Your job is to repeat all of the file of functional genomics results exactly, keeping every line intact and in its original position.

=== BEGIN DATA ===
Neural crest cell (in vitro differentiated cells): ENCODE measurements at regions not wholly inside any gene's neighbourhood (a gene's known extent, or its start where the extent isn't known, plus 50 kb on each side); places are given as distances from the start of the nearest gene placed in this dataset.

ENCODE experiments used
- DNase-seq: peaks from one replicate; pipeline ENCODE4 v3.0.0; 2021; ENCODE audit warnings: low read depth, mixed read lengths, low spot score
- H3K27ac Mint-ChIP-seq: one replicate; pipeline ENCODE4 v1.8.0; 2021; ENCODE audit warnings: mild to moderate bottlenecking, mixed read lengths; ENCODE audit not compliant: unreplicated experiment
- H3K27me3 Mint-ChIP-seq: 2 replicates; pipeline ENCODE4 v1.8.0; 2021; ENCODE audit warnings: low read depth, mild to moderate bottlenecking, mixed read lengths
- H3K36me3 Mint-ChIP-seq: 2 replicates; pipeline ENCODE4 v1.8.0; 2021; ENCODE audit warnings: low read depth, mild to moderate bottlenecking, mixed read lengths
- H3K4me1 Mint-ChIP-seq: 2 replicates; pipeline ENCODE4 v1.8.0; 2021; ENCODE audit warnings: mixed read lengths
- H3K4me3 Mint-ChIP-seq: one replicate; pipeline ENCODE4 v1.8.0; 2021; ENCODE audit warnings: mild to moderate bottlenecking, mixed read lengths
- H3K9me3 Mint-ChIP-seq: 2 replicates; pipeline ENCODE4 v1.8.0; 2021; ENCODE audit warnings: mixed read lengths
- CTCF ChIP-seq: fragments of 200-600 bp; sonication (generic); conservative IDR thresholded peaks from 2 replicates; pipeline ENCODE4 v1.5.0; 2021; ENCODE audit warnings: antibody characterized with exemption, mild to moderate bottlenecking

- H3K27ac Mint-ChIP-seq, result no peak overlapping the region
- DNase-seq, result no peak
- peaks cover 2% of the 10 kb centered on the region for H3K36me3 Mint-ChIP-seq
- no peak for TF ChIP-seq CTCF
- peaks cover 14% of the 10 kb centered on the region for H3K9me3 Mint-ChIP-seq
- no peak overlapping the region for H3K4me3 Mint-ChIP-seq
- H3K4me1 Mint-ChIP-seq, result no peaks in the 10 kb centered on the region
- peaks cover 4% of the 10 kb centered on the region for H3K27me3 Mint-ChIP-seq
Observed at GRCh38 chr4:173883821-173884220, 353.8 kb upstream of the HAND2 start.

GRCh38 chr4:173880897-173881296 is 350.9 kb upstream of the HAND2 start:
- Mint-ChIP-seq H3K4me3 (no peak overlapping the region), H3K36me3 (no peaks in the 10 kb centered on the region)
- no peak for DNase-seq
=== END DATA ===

Neural crest cell (in vitro differentiated cells): ENCODE measurements at regions not wholly inside any gene's neighbourhood (a gene's known extent, or its start where the extent isn't known, plus 50 kb on each side); places are given as distances from the start of the nearest gene placed in this dataset.

ENCODE experiments used
- DNase-seq: peaks from one replicate; pipeline ENCODE4 v3.0.0; 2021; ENCODE audit warnings: low read depth, mixed read lengths, low spot score
- H3K27ac Mint-ChIP-seq: one replicate; pipeline ENCODE4 v1.8.0; 2021; ENCODE audit warnings: mild to moderate bottlenecking, mixed read lengths; ENCODE audit not compliant: unreplicated experiment
- H3K27me3 Mint-ChIP-seq: 2 replicates; pipeline ENCODE4 v1.8.0; 2021; ENCODE audit warnings: low read depth, mild to moderate bottlenecking, mixed read lengths
- H3K36me3 Mint-ChIP-seq: 2 replicates; pipeline ENCODE4 v1.8.0; 2021; ENCODE audit warnings: low read depth, mild to moderate bottlenecking, mixed read lengths
- H3K4me1 Mint-ChIP-seq: 2 replicates; pipeline ENCODE4 v1.8.0; 2021; ENCODE audit warnings: mixed read lengths
- H3K4me3 Mint-ChIP-seq: one replicate; pipeline ENCODE4 v1.8.0; 2021; ENCODE audit warnings: mild to moderate bottlenecking, mixed read lengths
- H3K9me3 Mint-ChIP-seq: 2 replicates; pipeline ENCODE4 v1.8.0; 2021; ENCODE audit warnings: mixed read lengths
- CTCF ChIP-seq: fragments of 200-600 bp; sonication (generic); conservative IDR thresholded peaks from 2 replicates; pipeline ENCODE4 v1.5.0; 2021; ENCODE audit warnings: antibody characterized with exemption, mild to moderate bottlenecking

- H3K27ac Mint-ChIP-seq, result no peak overlapping the region
- DNase-seq, result no peak
- peaks cover 2% of the 10 kb centered on the region for H3K36me3 Mint-ChIP-seq
- no peak for TF ChIP-seq CTCF
- peaks cover 14% of the 10 kb centered on the region for H3K9me3 Mint-ChIP-seq
- no peak overlapping the region for H3K4me3 Mint-ChIP-seq
- H3K4me1 Mint-ChIP-seq, result no peaks in the 10 kb centered on the region
- peaks cover 4% of the 10 kb centered on the region for H3K27me3 Mint-ChIP-seq
Observed at GRCh38 chr4:173883821-173884220, 353.8 kb upstream of the HAND2 start.

GRCh38 chr4:173880897-173881296 is 350.9 kb upstream of the HAND2 start:
- Mint-ChIP-seq H3K4me3 (no peak overlapping the region), H3K36me3 (no peaks in the 10 kb centered on the region)
- no peak for DNase-seq